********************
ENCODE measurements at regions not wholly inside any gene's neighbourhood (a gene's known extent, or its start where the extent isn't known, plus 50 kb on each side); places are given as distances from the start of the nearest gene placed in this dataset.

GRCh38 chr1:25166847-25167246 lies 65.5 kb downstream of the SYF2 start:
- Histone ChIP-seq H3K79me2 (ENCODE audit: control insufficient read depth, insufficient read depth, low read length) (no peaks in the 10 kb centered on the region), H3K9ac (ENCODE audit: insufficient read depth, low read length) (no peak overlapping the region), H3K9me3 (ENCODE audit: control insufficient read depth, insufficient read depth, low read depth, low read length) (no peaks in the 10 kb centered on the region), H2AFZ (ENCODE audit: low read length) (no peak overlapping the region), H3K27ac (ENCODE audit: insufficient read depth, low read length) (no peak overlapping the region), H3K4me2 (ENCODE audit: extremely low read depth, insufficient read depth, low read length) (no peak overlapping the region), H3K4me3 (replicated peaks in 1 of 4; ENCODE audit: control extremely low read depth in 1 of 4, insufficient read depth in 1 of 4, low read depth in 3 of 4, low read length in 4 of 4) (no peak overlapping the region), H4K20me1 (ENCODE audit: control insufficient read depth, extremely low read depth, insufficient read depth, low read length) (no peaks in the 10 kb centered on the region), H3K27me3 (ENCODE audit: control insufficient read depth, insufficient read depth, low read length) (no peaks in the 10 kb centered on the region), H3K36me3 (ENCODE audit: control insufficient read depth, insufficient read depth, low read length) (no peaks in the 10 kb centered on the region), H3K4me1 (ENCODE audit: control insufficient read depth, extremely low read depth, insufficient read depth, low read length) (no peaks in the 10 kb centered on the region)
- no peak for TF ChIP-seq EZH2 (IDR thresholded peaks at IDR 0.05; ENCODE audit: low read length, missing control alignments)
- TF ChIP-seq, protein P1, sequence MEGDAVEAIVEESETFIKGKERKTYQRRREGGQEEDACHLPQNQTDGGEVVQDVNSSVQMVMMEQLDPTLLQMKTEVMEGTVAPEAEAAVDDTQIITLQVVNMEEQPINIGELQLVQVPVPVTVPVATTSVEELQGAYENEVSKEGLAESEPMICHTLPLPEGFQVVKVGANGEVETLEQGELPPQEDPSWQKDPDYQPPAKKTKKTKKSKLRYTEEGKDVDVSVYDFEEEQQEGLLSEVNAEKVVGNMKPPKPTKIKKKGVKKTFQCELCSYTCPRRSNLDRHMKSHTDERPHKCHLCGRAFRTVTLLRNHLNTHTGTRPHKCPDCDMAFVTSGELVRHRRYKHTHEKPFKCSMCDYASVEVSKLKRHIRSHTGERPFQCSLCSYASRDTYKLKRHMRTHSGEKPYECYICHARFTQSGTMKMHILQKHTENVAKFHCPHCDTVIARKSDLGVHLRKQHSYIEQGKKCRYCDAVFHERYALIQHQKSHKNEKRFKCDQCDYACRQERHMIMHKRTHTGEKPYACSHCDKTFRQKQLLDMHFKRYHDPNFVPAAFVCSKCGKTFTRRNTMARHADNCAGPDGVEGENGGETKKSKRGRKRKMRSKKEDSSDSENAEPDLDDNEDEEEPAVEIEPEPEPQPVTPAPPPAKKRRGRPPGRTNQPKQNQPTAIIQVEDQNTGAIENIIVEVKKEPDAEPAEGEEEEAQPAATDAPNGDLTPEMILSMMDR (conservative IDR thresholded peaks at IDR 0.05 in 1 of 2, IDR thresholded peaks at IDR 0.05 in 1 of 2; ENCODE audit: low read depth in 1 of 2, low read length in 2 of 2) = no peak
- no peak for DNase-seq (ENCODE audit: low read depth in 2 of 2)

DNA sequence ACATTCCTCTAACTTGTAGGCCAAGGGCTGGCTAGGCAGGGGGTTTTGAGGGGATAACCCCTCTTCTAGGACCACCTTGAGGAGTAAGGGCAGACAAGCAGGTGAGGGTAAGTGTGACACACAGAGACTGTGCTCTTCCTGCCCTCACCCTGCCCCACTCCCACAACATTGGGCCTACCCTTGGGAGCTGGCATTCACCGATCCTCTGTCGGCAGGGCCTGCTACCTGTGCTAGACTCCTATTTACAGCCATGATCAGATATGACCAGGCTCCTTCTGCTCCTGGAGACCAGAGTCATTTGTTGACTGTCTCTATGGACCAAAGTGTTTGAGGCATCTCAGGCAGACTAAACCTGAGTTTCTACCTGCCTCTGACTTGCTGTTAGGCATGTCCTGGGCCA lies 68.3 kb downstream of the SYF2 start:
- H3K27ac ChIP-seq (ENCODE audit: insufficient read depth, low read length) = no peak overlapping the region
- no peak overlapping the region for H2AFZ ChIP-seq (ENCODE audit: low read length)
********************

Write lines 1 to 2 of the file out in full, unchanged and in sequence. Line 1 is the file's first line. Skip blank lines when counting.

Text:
ENCODE measurements at regions not wholly inside any gene's neighbourhood (a gene's known extent, or its start where the extent isn't known, plus 50 kb on each side); places are given as distances from the start of the nearest gene placed in this dataset.

GRCh38 chr1:25166847-25167246 lies 65.5 kb downstream of the SYF2 start: